Despite having the support of Verizon Wireless and China Mobile to better understand the business and technical aspects of LTE, Vodafone's group R&D director has firmly stifled speculation of it deploying the technology in the next couple of years.
"There will be no European LTE networks in 2010 except for a few small ones to demonstrate its capabilities to governments. And Vodafone's roll-out will depend on geography, but won't be before 2012," said Professor Michael Walker, the company's R&D exec.
This cautious approach to LTE deployment came as Ericsson UK's CTO, John Cunliffe, called for a more honest approach to the speeds LTE would be capable of providing. "The technical guys know that advertising those big speeds is damaging, but they're the numbers the marketing guys want to push," said Cunliffe. "It's difficult, if one company is advertising the maximum speed, for another to then turn around and advertise the likely speed. It's going to need everybody to be honest."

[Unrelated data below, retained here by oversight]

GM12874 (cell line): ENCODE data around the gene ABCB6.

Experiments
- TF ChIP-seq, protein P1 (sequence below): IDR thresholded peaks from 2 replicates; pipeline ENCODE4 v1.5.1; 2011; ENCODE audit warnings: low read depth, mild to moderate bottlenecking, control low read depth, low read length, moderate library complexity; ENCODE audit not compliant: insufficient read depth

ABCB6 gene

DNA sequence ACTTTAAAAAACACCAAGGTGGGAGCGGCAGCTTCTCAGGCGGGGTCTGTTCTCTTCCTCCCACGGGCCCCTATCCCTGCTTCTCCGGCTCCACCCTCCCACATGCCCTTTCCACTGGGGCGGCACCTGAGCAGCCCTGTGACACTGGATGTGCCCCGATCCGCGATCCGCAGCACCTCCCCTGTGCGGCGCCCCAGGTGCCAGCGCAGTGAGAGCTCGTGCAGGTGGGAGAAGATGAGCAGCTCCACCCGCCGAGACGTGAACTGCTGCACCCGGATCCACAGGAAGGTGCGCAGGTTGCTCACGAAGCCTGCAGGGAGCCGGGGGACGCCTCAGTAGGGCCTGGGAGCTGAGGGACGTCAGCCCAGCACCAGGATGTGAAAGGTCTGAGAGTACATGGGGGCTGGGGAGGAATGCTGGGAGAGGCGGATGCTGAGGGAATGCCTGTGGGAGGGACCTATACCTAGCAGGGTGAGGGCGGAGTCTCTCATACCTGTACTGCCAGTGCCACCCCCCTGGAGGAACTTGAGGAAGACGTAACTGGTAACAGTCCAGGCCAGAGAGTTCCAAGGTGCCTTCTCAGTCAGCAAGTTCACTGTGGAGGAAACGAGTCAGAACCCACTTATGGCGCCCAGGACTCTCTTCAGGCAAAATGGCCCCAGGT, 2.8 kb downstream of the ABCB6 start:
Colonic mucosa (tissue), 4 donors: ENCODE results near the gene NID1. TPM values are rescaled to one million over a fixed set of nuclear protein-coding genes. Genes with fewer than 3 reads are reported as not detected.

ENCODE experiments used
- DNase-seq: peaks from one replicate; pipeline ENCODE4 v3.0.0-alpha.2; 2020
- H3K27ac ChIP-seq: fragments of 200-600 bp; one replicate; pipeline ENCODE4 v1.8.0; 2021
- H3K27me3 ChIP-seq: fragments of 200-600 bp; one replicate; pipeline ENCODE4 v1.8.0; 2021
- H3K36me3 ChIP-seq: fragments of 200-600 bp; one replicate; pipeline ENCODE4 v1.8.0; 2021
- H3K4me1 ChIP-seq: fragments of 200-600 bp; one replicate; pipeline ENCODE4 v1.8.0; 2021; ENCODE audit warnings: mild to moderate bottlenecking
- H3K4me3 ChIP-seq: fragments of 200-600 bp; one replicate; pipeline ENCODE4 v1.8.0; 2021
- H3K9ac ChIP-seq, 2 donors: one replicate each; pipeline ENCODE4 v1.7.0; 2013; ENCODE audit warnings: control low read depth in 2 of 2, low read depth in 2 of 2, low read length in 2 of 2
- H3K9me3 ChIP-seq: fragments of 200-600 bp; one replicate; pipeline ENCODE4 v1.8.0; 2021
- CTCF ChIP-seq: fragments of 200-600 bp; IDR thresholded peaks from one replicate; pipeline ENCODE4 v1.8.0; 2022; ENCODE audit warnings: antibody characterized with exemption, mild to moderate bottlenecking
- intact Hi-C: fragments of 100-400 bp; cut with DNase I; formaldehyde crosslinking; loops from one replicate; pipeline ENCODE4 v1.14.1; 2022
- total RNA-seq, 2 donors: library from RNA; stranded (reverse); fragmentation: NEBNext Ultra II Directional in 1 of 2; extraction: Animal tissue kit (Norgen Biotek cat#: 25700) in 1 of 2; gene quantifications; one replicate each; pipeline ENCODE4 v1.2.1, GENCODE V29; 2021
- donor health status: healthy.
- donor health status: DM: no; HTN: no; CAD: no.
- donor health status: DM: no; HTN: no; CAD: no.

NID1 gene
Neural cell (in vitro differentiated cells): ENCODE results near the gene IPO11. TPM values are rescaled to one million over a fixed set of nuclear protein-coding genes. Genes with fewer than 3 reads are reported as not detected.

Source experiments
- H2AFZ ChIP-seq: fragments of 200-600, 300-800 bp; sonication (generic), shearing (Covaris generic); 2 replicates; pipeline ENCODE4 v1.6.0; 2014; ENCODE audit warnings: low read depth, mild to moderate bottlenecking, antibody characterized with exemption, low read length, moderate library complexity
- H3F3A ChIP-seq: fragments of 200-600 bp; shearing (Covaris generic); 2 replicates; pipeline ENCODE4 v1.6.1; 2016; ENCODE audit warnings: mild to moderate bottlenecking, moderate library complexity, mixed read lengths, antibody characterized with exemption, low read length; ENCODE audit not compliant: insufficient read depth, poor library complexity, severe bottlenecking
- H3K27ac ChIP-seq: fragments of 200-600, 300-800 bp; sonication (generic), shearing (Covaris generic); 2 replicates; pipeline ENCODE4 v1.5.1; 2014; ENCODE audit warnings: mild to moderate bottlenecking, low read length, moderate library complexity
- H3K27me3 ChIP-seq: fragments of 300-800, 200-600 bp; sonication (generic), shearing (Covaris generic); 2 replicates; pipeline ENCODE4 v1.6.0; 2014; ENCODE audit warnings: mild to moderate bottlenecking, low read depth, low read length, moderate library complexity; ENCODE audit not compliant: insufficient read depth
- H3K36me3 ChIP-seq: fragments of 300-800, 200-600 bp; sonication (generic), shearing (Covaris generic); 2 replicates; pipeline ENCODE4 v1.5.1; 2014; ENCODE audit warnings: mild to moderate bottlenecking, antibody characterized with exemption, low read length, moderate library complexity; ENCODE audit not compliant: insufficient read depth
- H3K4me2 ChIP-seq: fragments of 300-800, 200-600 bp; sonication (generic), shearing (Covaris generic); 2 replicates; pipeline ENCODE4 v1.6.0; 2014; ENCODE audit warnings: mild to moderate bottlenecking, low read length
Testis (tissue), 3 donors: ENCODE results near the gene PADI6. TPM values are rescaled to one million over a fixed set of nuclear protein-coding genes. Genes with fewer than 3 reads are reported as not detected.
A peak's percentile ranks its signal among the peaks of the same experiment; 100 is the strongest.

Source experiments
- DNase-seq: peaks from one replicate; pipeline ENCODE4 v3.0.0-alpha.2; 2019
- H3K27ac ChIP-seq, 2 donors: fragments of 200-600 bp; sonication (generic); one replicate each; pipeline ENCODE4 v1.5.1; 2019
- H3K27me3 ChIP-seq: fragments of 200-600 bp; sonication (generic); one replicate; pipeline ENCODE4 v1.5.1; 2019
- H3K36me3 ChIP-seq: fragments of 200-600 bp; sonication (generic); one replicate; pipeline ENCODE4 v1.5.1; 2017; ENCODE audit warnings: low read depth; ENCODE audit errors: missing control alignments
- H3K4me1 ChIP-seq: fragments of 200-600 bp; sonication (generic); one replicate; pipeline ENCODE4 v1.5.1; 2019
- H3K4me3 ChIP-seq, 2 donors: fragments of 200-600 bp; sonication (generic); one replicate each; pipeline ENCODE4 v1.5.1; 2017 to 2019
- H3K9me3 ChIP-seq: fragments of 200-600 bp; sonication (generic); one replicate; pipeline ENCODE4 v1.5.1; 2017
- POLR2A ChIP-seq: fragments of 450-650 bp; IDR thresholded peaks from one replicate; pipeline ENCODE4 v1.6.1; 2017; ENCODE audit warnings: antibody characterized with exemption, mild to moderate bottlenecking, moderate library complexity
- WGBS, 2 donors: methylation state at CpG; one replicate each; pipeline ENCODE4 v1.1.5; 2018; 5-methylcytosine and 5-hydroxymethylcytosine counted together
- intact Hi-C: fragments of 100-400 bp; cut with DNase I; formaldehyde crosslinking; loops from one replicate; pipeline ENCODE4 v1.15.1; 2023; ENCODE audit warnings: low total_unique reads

While the technology is theoretically capable of hitting 150Mbits/sec, Ericsson admits they are unlikely to be replicated in the real world. A company spokesman suggested users could see an improvement of around "10 times over their current experience on a 3.6Mbits/sec mobile broadband connection."
However, Cunliffe was more upbeat about the mid to long-term prospects for LTE: "Our roadmap will see us move from 150Mbits/sec to 300Mbits/sec and then 600Mbits/sec during the first phase of LTE. Advanced LTE will top 1Gbit/sec, that's the real 4G technology, but it's a long way off."
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